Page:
Baltimore Museum of Art receives major gift of contemporary photography

The Baltimore Museum of Art has received its most significant gift of contemporary photography in more than 25 years. Baltimore collectors Tom and Nancy O'Neil have given the institution two dozen color and black-and-white works by 19 important artists of our time, including Dawoud Bey, celebrated for his portrait photography, and Edward Burtynsky, whose photos document humanity's impact on the environment. (Balt. Sun)

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Annapolis faces more than $1 million in unfunded vacation pay

Annapolis has more than $1 million in unfunded vacation time for employees, the city's finance director told the City Council Monday. Most unused vacation hours are not budgeted into city salary costs, Finance Director Bruce Miller told the council. As a result, most vacation time must be funded through a transfer from the city’s contingency fund. (Capital)

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Residents helping decide what to spend Town of Chevy Chase's reserves on

The Town of Chevy Chase is trying to find the best place or places to spend its extra money. At the end of the last fiscal year, the town had more than $8 million left in the bank. For a town of 2,800 people with an operating budget of $2.8 million, that’s no small number. (Gazette)

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Food stamp recipients breathe sigh of relief

Food stamp recipients in Maryland will be spared from the cuts once proposed in the federal farm bill. President Barack Obama signed the Agriculture Act of 2014 into law on Friday. The controversial law, formerly known as the farm bill, sets U.S. agricultural and food policy for the next five years. “Marylanders won’t see additional cuts as a result of the passage of the farm bill,” Maryland Hunger Solutions spokeswoman Brooke A. McCauley said. (Gazette)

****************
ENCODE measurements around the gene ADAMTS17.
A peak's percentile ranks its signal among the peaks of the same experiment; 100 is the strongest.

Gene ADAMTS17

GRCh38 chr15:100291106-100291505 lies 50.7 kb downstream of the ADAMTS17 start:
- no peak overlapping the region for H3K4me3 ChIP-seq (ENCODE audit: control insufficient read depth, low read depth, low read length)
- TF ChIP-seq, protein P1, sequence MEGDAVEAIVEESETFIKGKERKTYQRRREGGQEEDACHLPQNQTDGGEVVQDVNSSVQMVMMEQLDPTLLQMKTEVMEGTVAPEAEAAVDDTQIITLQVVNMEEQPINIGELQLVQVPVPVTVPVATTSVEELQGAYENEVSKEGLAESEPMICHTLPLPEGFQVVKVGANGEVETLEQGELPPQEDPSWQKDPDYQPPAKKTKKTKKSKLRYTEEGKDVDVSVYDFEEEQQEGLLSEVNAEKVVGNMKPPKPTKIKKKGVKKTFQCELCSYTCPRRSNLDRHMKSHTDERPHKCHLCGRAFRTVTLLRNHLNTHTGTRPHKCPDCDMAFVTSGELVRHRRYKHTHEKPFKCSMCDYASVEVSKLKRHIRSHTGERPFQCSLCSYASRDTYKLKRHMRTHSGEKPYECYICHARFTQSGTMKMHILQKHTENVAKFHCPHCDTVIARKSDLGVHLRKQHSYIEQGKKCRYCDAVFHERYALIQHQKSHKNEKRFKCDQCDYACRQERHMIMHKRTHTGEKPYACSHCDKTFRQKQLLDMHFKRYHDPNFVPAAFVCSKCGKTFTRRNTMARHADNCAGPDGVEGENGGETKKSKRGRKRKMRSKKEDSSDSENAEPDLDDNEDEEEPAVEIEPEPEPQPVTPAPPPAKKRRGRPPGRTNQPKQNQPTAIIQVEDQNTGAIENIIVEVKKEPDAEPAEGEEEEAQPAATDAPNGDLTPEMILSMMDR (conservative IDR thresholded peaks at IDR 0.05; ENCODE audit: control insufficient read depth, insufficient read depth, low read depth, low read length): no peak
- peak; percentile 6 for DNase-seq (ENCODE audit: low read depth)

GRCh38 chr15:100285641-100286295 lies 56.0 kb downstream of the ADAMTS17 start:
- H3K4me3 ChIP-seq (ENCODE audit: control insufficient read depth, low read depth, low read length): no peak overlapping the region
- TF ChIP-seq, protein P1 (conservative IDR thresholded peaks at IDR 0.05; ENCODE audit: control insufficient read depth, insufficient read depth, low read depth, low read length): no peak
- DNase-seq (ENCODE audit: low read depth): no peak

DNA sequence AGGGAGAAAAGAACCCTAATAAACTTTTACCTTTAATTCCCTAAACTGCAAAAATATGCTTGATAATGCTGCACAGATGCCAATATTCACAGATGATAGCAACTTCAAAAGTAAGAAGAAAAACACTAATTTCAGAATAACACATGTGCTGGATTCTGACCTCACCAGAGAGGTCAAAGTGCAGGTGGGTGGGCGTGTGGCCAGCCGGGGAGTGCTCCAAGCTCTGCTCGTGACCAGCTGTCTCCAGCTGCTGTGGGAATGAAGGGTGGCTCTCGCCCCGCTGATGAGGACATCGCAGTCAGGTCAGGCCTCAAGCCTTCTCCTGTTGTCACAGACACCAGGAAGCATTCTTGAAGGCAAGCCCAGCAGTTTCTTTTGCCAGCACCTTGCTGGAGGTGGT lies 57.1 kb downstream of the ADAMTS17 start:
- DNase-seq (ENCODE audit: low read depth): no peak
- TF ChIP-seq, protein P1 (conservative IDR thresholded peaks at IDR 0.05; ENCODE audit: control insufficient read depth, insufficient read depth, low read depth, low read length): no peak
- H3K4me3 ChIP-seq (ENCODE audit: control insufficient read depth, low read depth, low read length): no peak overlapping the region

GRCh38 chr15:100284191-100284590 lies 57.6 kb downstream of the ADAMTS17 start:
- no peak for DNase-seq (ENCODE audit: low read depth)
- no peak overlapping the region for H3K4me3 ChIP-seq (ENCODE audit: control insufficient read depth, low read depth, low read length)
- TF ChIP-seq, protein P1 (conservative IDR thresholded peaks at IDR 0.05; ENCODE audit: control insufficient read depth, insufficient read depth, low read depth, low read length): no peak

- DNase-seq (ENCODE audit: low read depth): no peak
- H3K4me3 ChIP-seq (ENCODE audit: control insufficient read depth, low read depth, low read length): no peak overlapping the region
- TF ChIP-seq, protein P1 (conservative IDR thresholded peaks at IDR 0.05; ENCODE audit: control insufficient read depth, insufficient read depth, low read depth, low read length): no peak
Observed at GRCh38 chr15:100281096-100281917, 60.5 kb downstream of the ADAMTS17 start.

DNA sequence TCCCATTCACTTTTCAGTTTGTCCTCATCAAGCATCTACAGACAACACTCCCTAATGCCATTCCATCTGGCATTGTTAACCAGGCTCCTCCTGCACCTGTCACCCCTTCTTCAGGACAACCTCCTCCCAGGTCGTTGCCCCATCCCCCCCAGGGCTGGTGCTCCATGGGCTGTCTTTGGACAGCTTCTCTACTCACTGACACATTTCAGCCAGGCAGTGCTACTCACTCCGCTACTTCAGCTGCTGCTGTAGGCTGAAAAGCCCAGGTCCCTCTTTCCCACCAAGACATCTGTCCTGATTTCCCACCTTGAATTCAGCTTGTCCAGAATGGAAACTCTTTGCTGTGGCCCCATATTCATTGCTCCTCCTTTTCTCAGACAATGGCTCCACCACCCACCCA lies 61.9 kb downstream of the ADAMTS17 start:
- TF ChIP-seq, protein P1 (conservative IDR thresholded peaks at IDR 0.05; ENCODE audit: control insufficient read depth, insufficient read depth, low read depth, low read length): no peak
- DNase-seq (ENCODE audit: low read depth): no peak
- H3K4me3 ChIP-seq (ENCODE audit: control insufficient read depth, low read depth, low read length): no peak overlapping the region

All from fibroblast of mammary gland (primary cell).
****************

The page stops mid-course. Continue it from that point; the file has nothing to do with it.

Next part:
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Crime prevention focus of State of City

Mayor Stephanie Rawlings-Blake started Monday's State of the City address by assuring a better Baltimore is within reach, telling city residents, "We're making progress everyday." The city saw its 30th homicide of the year just a day before the address. "It is something that is on my mind every hour of everyday," Mayor Rawlings-Blake said of public safety. She talked about implementing new initiatives to cut back on crime, specifically Operation Ceasefire and its effort to target violent individuals. (WMAR)

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Photographer captures new images of Maryland's National Security Agency

Two news websites Monday published images of the three of the most secretive U.S. agencies including the Maryland-based National Security Agency. Outside of a single undated image provided by the NSA — which has been used repeatedly by The Sun and other media outlets for years — the agency's Fort Meade headquarters has not been extensively photographed. (Balt. Sun)

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Some Western Md. Residents Want To Form Their Own State

A tale of two Marylands: western Maryland and the rest of the state. Fed up with high taxes and gun control, some people want to break away and go it alone. There’s a storm brewing over the beautiful mountains and valleys of western Maryland. More and more people in those five counties say Governor Martin O’Malley is out of touch and they want to break away from the rest of the state. (WJZ-CBS)

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Potomac resident challenges pit bull decision

When his owner calls, Rocco follows. The owner — Potomac resident Eric “Rick” Bernthal — beckoned his dog to join him in his sunlit sitting room early Friday morning and the chocolate-colored canine climbed into his lap without hesitation. A 3-year-old rescue dog from the Washington Humane Society, Rocco has had four leg surgeries in his short life and has only just begun to roam his home like a normal dog. (Gazette)

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